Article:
The reason that the dyadic transformation is also called the bit-shift map is that when y is written in binary notation, the map moves the binary point one place to the right (and if the bit to the left of the binary point has become a "1", this "1" is changed to a "0"). A cycle of length 3, for example, occurs if an iterate has a 3-bit repeating sequence in its binary expansion (which is not also a one-bit repeating sequence): 001, 010, 100, 110, 101, or 011. The iterate 001001001... maps into 010010010..., which maps into 100100100..., which in turn maps into the original 001001001...; so this is a 3-cycle of the bit shift map. And the other three binary-expansion repeating sequences give the 3-cycle 110110110... -> 101101101... -> 011011011... -> 110110110.... Either of these 3-cycles can be converted to fraction form: for example, the first-given 3-cycle can be written as -> -> -> . Using the above translation from the bit-shift map to the logistic map gives the corresponding logistic cycle 0.611260467... -> 0.950484434... -> 0.188255099... -> 0.611260467.... We could similarly translate the other bit-shift 3-cycle into its corresponding logistic cycle. Likewise, cycles of any length k can be found in the bit-shift map and then translated into the corresponding logistic cycles.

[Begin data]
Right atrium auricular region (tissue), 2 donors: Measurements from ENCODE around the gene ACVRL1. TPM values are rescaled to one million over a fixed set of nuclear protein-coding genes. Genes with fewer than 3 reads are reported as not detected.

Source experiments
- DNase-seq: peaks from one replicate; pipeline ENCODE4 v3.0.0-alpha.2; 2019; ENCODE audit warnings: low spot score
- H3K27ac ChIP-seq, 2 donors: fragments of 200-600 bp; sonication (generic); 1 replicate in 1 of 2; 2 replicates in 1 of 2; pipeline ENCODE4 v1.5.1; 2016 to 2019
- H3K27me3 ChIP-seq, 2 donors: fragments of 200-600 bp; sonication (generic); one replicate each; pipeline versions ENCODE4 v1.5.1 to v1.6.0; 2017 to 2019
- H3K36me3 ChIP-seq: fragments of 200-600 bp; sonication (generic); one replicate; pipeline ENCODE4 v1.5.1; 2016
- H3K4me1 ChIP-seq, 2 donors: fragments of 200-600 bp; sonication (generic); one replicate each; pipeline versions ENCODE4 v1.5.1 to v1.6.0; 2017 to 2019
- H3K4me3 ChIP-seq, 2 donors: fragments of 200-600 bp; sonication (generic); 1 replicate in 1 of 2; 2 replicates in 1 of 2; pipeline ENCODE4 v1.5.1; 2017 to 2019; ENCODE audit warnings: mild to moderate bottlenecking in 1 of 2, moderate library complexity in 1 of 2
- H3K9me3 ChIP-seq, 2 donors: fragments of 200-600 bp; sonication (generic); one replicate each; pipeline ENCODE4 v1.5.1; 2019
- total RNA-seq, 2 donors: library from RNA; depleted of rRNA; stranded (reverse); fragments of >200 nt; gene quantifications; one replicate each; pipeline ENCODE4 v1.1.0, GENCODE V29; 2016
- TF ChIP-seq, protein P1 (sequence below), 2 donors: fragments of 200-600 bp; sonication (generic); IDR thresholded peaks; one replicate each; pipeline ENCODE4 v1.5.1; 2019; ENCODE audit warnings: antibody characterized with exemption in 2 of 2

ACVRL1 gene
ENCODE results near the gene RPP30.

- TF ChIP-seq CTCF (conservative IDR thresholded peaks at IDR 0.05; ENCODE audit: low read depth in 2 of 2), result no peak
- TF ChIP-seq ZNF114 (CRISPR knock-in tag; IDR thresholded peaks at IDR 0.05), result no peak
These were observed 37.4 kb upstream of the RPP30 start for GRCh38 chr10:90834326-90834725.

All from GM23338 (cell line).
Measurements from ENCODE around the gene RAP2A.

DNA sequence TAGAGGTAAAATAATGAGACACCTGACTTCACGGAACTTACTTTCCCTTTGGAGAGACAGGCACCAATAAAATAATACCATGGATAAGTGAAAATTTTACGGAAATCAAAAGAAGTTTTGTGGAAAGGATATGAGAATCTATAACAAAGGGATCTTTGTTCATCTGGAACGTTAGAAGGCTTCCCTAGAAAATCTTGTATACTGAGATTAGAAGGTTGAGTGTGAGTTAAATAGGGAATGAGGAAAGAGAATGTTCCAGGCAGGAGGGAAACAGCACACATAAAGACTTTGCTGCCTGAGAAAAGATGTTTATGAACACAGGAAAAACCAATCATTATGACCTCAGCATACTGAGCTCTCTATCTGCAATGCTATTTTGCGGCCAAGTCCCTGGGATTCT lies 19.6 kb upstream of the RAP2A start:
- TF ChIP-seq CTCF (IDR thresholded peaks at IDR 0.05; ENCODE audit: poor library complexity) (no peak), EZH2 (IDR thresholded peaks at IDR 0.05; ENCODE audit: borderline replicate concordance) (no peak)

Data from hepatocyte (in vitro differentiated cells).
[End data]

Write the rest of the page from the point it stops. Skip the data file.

However, since almost all numbers in [0,1) are irrational, almost all initial conditions of the bit-shift map lead to the non-periodicity of chaos. This is one way to see that the logistic r = 4 map is chaotic for almost all initial conditions.
The number of cycles of (minimal) length k = 1, 2, 3,... for the logistic map with r = 4 (tent map with ? = 2) is a known integer sequence (sequence in the OEIS): 2, 1, 2, 3, 6, 9, 18, 30, 56, 99, 186, 335, 630, 1161.... This tells us that the logistic map with r = 4 has 2 fixed points, 1 cycle of length 2, 2 cycles of length 3 and so on. This sequence takes a particularly simple form for prime k: 2 ? . For example: 2 ? = 630 is the number of cycles of length 13. Since this case of the logistic map is chaotic for almost all initial conditions, all of these finite-length cycles are unstable.
Universality of one-dimensional maps with parabolic maxima and Feigenbaum constants ,  is well visible with map proposed as a toy model for discrete laser dynamics: , where stands for electric field amplitude,  is laser gain as bifurcation parameter.